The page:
This is true to life in the sense that many children of alcoholics end up parenting their parents. Not easy to watch but worth it because of the end and the acting is great, the periods of silence just watching either the son or the mother give the feeling of what life is for these two people.
Although Minervini's form isn't anything remarkable, I really like his blend of narrative/contemplative fiction, with the merging of documentary style. This is much more contemplative than his latest. The ending is wonderful. The real thing that attracts me is that he makes you feel, and draws me in to characters who I might often trash, but makes you feel the human side.
It seems here that Minervini is not so much directing as he is observing. Nothing feels forced in this authentic, powerful, and respectful portrait of poor Gulf Coast life. The scenery is incredible, as is the cinematography. We are silently, subtly brought along, in documentary fashion, on the boy's emotional journey sans destination, and what a touching experience it is.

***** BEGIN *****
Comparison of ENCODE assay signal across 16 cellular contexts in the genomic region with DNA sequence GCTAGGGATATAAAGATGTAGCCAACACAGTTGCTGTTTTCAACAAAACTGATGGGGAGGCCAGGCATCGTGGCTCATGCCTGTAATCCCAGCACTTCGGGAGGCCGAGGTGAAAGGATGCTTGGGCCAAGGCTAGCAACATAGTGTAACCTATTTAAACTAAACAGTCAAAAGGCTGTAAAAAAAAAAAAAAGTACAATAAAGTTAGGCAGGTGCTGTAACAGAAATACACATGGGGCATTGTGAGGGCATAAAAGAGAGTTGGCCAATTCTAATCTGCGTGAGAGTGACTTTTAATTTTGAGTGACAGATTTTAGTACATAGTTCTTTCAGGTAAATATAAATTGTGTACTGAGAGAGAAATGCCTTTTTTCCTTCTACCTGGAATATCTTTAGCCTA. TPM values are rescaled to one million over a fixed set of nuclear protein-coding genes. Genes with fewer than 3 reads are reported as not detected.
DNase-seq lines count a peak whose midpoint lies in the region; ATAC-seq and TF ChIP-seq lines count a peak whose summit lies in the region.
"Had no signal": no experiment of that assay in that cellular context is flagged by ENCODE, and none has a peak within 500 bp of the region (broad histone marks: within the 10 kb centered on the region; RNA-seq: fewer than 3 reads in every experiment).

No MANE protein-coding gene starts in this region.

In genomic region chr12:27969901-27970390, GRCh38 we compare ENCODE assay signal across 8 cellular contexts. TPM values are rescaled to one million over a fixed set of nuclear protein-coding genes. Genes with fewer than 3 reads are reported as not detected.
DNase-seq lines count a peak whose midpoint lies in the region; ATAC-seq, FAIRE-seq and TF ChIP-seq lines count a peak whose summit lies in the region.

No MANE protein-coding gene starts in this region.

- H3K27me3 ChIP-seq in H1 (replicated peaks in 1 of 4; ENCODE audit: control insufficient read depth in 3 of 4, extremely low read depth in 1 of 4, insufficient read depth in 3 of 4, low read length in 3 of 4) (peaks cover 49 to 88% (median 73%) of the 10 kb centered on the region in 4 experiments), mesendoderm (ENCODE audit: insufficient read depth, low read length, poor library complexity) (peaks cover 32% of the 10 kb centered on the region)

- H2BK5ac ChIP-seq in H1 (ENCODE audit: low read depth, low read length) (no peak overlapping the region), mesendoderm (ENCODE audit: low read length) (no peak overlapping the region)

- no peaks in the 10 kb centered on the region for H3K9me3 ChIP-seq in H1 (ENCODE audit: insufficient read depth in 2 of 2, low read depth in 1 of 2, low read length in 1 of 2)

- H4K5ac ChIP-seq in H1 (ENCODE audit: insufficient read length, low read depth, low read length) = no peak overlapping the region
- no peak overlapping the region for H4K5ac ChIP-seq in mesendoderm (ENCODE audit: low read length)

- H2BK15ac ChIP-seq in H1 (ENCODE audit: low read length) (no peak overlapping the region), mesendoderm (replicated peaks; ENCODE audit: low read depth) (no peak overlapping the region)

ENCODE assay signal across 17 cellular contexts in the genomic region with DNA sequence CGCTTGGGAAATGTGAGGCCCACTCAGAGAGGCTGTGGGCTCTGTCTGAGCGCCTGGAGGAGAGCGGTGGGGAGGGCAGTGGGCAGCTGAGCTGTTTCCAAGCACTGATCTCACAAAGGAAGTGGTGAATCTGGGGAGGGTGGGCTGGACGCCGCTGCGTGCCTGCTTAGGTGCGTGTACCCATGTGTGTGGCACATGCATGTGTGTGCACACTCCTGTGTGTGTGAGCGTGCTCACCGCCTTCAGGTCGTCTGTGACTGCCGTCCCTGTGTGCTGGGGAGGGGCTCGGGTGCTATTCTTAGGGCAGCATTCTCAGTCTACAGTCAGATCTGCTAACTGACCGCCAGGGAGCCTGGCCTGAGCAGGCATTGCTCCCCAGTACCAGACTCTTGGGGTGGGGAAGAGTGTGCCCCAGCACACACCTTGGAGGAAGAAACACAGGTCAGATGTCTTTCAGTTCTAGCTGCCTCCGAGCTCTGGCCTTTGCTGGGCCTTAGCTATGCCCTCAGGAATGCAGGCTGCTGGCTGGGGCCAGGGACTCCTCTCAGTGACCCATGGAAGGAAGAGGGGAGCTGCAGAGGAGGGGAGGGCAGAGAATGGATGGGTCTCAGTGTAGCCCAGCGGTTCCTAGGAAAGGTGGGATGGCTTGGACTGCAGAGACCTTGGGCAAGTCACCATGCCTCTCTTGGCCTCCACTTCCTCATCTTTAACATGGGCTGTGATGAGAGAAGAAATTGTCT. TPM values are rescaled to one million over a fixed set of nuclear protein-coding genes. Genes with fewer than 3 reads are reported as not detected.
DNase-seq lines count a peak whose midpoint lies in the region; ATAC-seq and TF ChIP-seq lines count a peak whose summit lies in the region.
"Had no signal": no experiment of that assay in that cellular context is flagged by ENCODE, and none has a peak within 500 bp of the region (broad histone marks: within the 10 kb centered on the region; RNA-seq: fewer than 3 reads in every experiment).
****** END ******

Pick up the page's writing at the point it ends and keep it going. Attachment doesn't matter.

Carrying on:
Hard and tender; soft and dry-as-a-bone. Minervini's cinema connects, but does not qualify. He uses animals like Herzog but there are no boats hauled over mountains, nor even dreams of boats being hauled over mountains. The only respite from economic and emotional/ spiritual impoverishment is the tactile world. The boy was a lot stronger than I was at that age and my life was so full.
A quiet film full of space and silence. Its attentive camera captures the tone and texture of a young boy's loneliness. Empty days punctuated by playing with wild animals, skimming stones, or collecting cans. It's a very beautiful film too, and it feels all the more sad for that beauty. The naturalness and subtlety of the acting, particularly the boy, is impressive.
Absorbing drama: in constant psychological tension from the boy's obedience/reciprocity to his mother's apathy (she perceives him as a trivial past event of which she is at liberty to abandon). Particularly poignant when set against the sadistic experiments of Harry Harlow. The affect on the boy of the dysfunctional environment seems slightly rushed, lacking nuance. Otherwise great.